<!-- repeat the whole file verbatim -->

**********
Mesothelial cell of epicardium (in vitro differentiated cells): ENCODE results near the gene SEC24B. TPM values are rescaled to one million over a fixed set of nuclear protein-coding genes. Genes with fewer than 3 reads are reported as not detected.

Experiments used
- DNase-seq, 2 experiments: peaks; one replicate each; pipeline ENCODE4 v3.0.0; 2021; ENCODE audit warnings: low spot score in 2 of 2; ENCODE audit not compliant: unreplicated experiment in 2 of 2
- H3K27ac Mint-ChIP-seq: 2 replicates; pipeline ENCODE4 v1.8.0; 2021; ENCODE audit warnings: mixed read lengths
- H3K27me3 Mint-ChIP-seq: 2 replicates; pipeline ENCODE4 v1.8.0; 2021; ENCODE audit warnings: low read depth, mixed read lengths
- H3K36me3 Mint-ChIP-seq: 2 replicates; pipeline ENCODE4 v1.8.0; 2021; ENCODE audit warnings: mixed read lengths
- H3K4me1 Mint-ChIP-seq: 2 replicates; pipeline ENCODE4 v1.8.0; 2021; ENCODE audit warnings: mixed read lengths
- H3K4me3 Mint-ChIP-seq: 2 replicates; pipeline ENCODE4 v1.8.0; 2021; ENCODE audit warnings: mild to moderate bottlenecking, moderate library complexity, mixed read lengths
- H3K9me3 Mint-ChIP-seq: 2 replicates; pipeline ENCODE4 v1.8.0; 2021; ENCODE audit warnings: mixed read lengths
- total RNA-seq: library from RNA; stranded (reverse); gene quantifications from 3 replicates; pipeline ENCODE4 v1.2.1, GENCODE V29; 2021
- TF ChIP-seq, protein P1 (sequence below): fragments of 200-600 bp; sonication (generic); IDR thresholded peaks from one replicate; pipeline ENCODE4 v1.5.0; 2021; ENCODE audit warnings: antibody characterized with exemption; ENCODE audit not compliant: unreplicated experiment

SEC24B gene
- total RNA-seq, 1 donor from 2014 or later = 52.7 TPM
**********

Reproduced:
Mesothelial cell of epicardium (in vitro differentiated cells): ENCODE results near the gene SEC24B. TPM values are rescaled to one million over a fixed set of nuclear protein-coding genes. Genes with fewer than 3 reads are reported as not detected.

Experiments used
- DNase-seq, 2 experiments: peaks; one replicate each; pipeline ENCODE4 v3.0.0; 2021; ENCODE audit warnings: low spot score in 2 of 2; ENCODE audit not compliant: unreplicated experiment in 2 of 2
- H3K27ac Mint-ChIP-seq: 2 replicates; pipeline ENCODE4 v1.8.0; 2021; ENCODE audit warnings: mixed read lengths
- H3K27me3 Mint-ChIP-seq: 2 replicates; pipeline ENCODE4 v1.8.0; 2021; ENCODE audit warnings: low read depth, mixed read lengths
- H3K36me3 Mint-ChIP-seq: 2 replicates; pipeline ENCODE4 v1.8.0; 2021; ENCODE audit warnings: mixed read lengths
- H3K4me1 Mint-ChIP-seq: 2 replicates; pipeline ENCODE4 v1.8.0; 2021; ENCODE audit warnings: mixed read lengths
- H3K4me3 Mint-ChIP-seq: 2 replicates; pipeline ENCODE4 v1.8.0; 2021; ENCODE audit warnings: mild to moderate bottlenecking, moderate library complexity, mixed read lengths
- H3K9me3 Mint-ChIP-seq: 2 replicates; pipeline ENCODE4 v1.8.0; 2021; ENCODE audit warnings: mixed read lengths
- total RNA-seq: library from RNA; stranded (reverse); gene quantifications from 3 replicates; pipeline ENCODE4 v1.2.1, GENCODE V29; 2021
- TF ChIP-seq, protein P1 (sequence below): fragments of 200-600 bp; sonication (generic); IDR thresholded peaks from one replicate; pipeline ENCODE4 v1.5.0; 2021; ENCODE audit warnings: antibody characterized with exemption; ENCODE audit not compliant: unreplicated experiment

SEC24B gene
- total RNA-seq, 1 donor from 2014 or later = 52.7 TPM